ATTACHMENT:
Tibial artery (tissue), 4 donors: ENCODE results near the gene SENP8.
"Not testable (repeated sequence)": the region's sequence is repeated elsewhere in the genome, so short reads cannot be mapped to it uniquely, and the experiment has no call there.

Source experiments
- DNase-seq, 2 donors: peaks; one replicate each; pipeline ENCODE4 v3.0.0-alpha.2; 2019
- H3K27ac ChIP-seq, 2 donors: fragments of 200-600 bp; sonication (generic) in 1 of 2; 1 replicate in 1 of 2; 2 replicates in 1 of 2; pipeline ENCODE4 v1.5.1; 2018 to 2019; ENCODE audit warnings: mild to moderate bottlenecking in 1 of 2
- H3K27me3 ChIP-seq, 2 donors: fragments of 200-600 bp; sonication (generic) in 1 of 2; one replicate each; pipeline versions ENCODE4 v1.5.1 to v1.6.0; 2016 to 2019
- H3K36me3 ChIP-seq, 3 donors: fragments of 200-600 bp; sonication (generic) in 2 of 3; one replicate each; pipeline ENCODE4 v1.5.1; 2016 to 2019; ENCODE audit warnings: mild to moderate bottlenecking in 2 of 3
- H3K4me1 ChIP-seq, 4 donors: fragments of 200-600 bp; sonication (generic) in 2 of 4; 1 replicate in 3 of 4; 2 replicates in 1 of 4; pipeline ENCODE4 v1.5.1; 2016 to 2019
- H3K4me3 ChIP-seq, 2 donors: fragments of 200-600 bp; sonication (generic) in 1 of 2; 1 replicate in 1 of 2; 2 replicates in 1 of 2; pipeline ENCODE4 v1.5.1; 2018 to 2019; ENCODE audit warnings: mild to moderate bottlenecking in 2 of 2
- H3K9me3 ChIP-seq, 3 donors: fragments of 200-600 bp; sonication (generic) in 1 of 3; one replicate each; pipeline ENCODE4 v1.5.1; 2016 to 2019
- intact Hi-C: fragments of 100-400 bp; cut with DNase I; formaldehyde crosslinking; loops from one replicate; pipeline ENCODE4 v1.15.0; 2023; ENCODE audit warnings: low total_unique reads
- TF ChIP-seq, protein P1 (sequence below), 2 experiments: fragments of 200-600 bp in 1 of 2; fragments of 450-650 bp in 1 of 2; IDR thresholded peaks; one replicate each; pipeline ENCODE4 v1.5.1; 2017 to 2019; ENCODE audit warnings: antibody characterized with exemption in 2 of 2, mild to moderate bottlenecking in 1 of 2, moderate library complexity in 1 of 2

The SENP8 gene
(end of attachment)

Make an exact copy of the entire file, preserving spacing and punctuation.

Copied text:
Tibial artery (tissue), 4 donors: ENCODE results near the gene SENP8.
"Not testable (repeated sequence)": the region's sequence is repeated elsewhere in the genome, so short reads cannot be mapped to it uniquely, and the experiment has no call there.

Source experiments
- DNase-seq, 2 donors: peaks; one replicate each; pipeline ENCODE4 v3.0.0-alpha.2; 2019
- H3K27ac ChIP-seq, 2 donors: fragments of 200-600 bp; sonication (generic) in 1 of 2; 1 replicate in 1 of 2; 2 replicates in 1 of 2; pipeline ENCODE4 v1.5.1; 2018 to 2019; ENCODE audit warnings: mild to moderate bottlenecking in 1 of 2
- H3K27me3 ChIP-seq, 2 donors: fragments of 200-600 bp; sonication (generic) in 1 of 2; one replicate each; pipeline versions ENCODE4 v1.5.1 to v1.6.0; 2016 to 2019
- H3K36me3 ChIP-seq, 3 donors: fragments of 200-600 bp; sonication (generic) in 2 of 3; one replicate each; pipeline ENCODE4 v1.5.1; 2016 to 2019; ENCODE audit warnings: mild to moderate bottlenecking in 2 of 3
- H3K4me1 ChIP-seq, 4 donors: fragments of 200-600 bp; sonication (generic) in 2 of 4; 1 replicate in 3 of 4; 2 replicates in 1 of 4; pipeline ENCODE4 v1.5.1; 2016 to 2019
- H3K4me3 ChIP-seq, 2 donors: fragments of 200-600 bp; sonication (generic) in 1 of 2; 1 replicate in 1 of 2; 2 replicates in 1 of 2; pipeline ENCODE4 v1.5.1; 2018 to 2019; ENCODE audit warnings: mild to moderate bottlenecking in 2 of 2
- H3K9me3 ChIP-seq, 3 donors: fragments of 200-600 bp; sonication (generic) in 1 of 3; one replicate each; pipeline ENCODE4 v1.5.1; 2016 to 2019
- intact Hi-C: fragments of 100-400 bp; cut with DNase I; formaldehyde crosslinking; loops from one replicate; pipeline ENCODE4 v1.15.0; 2023; ENCODE audit warnings: low total_unique reads
- TF ChIP-seq, protein P1 (sequence below), 2 experiments: fragments of 200-600 bp in 1 of 2; fragments of 450-650 bp in 1 of 2; IDR thresholded peaks; one replicate each; pipeline ENCODE4 v1.5.1; 2017 to 2019; ENCODE audit warnings: antibody characterized with exemption in 2 of 2, mild to moderate bottlenecking in 1 of 2, moderate library complexity in 1 of 2

The SENP8 gene